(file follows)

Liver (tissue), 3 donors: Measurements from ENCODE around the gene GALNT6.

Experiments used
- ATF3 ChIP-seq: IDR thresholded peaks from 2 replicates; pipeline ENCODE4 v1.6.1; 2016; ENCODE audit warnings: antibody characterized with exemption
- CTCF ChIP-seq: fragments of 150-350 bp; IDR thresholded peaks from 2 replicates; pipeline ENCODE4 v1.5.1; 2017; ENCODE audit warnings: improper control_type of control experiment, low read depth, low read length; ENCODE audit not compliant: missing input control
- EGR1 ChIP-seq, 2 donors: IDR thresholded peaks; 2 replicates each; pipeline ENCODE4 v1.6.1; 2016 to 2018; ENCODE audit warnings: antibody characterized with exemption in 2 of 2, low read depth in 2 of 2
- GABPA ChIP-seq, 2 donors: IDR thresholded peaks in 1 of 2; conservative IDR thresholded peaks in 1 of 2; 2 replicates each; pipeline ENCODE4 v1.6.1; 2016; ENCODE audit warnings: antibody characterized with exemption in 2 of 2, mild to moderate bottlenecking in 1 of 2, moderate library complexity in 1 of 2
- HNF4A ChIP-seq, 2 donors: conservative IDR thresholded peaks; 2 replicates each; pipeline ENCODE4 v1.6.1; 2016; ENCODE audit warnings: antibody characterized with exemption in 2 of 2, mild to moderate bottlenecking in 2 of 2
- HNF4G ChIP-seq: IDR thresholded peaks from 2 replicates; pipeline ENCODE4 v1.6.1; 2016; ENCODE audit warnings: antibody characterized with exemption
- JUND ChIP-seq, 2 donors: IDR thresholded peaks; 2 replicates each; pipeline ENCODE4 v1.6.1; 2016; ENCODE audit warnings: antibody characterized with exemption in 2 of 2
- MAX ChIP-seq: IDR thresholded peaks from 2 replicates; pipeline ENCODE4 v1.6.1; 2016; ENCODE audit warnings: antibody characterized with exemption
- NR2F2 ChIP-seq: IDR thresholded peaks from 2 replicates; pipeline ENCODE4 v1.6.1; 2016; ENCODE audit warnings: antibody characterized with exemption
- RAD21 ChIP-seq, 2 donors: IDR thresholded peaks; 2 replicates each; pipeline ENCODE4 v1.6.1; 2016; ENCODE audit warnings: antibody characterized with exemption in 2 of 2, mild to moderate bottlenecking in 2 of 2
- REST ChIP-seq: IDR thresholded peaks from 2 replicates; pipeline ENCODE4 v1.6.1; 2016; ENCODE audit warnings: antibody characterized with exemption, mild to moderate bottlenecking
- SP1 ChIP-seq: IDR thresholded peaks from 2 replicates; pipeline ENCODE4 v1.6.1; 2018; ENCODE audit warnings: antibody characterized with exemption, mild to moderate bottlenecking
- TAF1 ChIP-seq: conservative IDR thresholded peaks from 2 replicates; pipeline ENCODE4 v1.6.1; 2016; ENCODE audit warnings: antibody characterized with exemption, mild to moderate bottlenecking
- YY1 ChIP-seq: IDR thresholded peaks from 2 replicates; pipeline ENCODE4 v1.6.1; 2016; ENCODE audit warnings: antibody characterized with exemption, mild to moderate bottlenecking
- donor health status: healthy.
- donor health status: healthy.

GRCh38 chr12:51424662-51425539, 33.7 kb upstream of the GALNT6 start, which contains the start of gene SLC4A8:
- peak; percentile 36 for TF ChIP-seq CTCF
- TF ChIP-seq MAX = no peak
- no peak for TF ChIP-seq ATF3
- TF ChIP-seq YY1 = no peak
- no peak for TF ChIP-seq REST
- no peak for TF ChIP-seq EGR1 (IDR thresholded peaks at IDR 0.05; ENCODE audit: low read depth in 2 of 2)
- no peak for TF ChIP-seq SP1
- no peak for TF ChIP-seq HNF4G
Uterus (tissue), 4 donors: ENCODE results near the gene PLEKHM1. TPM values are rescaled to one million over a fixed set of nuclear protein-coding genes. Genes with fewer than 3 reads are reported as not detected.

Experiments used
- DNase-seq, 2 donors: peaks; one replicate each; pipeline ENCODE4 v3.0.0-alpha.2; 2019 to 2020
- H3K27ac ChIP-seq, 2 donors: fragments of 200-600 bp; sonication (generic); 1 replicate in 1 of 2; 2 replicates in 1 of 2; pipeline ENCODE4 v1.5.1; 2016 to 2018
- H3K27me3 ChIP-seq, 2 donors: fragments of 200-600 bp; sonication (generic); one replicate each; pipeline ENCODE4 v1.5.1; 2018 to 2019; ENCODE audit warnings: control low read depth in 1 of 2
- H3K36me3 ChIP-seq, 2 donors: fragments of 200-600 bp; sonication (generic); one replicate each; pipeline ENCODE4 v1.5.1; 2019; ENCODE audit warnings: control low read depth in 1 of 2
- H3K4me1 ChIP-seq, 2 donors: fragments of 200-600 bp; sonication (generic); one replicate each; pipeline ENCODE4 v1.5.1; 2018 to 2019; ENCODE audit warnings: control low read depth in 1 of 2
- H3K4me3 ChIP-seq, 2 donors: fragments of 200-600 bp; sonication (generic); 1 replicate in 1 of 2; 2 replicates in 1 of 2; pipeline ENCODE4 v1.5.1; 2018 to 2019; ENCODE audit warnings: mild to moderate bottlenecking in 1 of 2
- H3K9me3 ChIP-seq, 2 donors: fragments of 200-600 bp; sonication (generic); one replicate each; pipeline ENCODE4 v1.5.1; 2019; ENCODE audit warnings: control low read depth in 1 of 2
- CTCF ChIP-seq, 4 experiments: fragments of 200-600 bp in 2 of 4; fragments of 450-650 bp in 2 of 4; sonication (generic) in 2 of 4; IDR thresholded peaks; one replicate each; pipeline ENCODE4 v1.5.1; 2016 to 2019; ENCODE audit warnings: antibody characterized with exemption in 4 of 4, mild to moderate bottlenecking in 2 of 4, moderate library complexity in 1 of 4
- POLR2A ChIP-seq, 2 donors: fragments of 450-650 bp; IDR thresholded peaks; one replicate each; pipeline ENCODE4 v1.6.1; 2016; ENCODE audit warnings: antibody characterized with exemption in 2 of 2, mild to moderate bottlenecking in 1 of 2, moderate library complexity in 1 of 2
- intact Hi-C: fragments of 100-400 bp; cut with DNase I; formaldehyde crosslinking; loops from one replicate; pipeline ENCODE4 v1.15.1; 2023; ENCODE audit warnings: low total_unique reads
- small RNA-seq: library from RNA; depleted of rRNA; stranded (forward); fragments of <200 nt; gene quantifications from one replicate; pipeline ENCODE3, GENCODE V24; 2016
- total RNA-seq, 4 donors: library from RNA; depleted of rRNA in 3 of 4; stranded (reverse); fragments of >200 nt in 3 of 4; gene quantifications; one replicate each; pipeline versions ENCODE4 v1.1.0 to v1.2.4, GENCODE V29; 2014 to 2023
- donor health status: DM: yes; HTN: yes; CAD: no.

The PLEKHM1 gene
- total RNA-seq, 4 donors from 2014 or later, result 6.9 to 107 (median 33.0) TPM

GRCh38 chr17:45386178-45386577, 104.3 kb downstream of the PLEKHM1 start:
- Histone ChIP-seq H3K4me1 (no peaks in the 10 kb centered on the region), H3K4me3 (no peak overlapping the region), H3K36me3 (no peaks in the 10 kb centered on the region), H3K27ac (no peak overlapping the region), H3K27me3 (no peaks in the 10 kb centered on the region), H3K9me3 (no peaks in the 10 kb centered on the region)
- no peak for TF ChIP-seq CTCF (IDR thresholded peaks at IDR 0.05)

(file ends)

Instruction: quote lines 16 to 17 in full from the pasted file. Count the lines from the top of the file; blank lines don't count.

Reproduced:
- YY1 ChIP-seq: IDR thresholded peaks from 2 replicates; pipeline ENCODE4 v1.6.1; 2016; ENCODE audit warnings: antibody characterized with exemption, mild to moderate bottlenecking
- donor health status: healthy.